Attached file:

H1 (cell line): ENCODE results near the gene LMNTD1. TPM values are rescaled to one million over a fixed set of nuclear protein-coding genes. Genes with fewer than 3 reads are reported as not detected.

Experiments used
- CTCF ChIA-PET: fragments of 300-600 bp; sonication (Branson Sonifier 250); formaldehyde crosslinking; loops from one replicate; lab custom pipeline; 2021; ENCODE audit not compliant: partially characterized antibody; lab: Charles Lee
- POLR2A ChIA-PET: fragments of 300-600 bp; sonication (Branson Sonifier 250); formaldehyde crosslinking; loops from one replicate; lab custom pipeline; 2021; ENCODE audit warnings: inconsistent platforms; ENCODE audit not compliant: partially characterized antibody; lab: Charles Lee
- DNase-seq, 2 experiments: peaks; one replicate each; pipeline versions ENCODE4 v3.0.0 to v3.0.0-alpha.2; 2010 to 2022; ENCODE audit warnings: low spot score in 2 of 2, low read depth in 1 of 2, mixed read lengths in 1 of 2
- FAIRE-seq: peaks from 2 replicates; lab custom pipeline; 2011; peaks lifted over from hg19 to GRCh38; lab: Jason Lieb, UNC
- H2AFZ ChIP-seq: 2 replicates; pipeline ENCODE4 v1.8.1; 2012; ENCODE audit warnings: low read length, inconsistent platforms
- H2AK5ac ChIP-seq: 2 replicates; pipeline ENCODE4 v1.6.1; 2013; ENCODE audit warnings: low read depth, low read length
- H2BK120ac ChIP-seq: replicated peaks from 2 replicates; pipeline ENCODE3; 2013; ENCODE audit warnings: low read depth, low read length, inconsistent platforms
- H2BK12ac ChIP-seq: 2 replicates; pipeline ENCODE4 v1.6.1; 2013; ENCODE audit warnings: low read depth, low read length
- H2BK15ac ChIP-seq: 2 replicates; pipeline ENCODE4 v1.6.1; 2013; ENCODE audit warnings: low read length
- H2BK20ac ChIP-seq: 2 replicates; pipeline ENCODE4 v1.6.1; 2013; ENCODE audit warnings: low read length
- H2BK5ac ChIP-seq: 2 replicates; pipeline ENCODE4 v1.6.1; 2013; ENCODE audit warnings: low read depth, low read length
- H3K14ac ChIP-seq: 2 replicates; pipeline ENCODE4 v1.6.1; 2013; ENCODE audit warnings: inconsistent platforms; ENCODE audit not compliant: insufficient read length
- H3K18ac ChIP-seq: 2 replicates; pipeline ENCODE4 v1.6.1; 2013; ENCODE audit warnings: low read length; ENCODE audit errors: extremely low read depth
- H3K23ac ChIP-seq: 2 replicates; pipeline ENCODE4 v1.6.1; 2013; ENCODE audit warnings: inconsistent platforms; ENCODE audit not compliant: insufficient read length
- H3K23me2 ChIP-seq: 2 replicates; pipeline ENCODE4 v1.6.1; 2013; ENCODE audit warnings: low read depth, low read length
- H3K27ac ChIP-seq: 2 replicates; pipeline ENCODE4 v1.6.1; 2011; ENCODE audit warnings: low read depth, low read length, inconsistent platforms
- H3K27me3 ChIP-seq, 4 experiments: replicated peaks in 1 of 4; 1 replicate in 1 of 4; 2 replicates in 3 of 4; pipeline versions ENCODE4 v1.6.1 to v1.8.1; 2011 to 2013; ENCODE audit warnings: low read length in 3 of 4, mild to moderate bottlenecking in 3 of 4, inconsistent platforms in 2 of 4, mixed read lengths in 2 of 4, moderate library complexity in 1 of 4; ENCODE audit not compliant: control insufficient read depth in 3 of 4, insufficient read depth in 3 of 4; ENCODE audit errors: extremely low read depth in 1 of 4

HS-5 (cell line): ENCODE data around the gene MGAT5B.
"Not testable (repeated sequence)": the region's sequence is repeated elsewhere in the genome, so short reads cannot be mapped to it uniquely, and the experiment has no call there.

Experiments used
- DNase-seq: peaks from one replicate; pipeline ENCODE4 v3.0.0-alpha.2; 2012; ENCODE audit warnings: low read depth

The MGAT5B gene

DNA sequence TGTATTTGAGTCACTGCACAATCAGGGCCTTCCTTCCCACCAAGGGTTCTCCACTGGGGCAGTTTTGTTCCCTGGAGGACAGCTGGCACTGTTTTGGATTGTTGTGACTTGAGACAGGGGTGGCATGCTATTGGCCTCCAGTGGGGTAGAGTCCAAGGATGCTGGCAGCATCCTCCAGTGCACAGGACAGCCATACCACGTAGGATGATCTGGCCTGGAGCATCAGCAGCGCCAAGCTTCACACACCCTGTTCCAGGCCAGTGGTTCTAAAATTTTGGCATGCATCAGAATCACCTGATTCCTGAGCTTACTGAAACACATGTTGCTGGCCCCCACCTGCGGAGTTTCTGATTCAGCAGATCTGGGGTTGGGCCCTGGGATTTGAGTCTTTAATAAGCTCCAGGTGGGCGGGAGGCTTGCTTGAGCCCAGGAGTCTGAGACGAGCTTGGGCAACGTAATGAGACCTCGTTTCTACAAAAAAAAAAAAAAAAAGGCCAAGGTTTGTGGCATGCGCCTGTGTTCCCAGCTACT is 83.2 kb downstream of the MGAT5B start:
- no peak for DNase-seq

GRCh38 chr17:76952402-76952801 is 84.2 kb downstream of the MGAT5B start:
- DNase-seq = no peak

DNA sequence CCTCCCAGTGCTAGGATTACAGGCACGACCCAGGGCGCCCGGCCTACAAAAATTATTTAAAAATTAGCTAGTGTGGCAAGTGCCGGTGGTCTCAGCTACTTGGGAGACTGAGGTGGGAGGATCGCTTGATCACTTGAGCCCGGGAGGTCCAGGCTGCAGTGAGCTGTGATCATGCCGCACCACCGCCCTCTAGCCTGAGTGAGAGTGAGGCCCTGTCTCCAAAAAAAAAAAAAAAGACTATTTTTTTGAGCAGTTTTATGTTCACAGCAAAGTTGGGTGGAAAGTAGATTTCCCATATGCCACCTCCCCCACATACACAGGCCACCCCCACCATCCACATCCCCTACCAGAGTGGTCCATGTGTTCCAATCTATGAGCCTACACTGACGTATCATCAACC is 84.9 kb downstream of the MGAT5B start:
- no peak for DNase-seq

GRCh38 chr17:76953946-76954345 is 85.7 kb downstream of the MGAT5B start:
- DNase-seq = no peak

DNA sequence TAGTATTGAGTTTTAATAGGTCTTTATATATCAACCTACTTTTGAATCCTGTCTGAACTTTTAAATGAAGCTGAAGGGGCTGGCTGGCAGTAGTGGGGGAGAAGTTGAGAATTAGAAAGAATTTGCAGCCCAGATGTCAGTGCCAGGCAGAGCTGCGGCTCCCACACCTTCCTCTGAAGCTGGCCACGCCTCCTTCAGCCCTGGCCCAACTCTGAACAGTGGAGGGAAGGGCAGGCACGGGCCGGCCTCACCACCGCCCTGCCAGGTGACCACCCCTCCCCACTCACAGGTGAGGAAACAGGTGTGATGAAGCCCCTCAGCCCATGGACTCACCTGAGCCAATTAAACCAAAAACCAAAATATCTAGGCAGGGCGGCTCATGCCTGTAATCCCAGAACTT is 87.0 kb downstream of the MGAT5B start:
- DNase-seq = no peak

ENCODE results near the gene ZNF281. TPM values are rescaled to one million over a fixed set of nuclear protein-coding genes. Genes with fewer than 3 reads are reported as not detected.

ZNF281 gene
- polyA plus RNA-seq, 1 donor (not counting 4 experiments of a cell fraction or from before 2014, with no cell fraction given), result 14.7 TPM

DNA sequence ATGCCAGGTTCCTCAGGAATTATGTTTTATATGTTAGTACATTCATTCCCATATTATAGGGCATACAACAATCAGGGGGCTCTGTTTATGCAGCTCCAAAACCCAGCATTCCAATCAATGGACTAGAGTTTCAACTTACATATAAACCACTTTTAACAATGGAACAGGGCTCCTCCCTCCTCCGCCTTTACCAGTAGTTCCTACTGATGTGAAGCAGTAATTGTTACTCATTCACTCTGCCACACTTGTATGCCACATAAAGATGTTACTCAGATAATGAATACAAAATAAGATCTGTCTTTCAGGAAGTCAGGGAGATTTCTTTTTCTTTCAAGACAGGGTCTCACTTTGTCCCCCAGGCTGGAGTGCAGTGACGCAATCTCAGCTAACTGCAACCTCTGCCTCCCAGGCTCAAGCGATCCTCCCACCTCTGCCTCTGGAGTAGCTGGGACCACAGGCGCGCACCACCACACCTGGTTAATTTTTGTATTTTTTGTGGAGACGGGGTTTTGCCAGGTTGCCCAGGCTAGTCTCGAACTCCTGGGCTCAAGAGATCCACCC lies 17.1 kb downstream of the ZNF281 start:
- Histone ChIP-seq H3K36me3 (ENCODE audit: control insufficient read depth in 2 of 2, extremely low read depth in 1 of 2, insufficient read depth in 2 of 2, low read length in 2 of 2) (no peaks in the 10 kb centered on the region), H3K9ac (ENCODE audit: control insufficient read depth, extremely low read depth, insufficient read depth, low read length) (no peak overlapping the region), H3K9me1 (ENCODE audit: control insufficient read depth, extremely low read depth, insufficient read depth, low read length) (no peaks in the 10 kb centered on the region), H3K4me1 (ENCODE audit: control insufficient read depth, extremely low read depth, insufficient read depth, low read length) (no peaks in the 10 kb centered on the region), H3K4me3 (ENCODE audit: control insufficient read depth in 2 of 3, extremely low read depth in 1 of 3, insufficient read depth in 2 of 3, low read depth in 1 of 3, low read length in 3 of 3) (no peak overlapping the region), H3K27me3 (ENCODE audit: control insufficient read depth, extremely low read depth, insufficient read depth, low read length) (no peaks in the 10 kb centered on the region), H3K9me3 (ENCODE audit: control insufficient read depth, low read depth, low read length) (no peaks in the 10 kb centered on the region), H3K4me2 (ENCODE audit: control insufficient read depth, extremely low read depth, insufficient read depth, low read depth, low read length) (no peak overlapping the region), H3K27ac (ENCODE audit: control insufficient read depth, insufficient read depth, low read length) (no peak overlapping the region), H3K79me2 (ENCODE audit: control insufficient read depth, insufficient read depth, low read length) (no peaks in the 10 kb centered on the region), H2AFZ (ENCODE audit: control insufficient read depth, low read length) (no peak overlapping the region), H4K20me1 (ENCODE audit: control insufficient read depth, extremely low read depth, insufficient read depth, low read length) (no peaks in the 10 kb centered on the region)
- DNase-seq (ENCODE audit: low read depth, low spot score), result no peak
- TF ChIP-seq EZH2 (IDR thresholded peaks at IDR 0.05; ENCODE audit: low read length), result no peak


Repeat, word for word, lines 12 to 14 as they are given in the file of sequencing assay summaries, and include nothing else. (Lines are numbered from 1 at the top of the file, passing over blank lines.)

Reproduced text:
- H2BK20ac ChIP-seq: 2 replicates; pipeline ENCODE4 v1.6.1; 2013; ENCODE audit warnings: low read length
- H2BK5ac ChIP-seq: 2 replicates; pipeline ENCODE4 v1.6.1; 2013; ENCODE audit warnings: low read depth, low read length
- H3K14ac ChIP-seq: 2 replicates; pipeline ENCODE4 v1.6.1; 2013; ENCODE audit warnings: inconsistent platforms; ENCODE audit not compliant: insufficient read length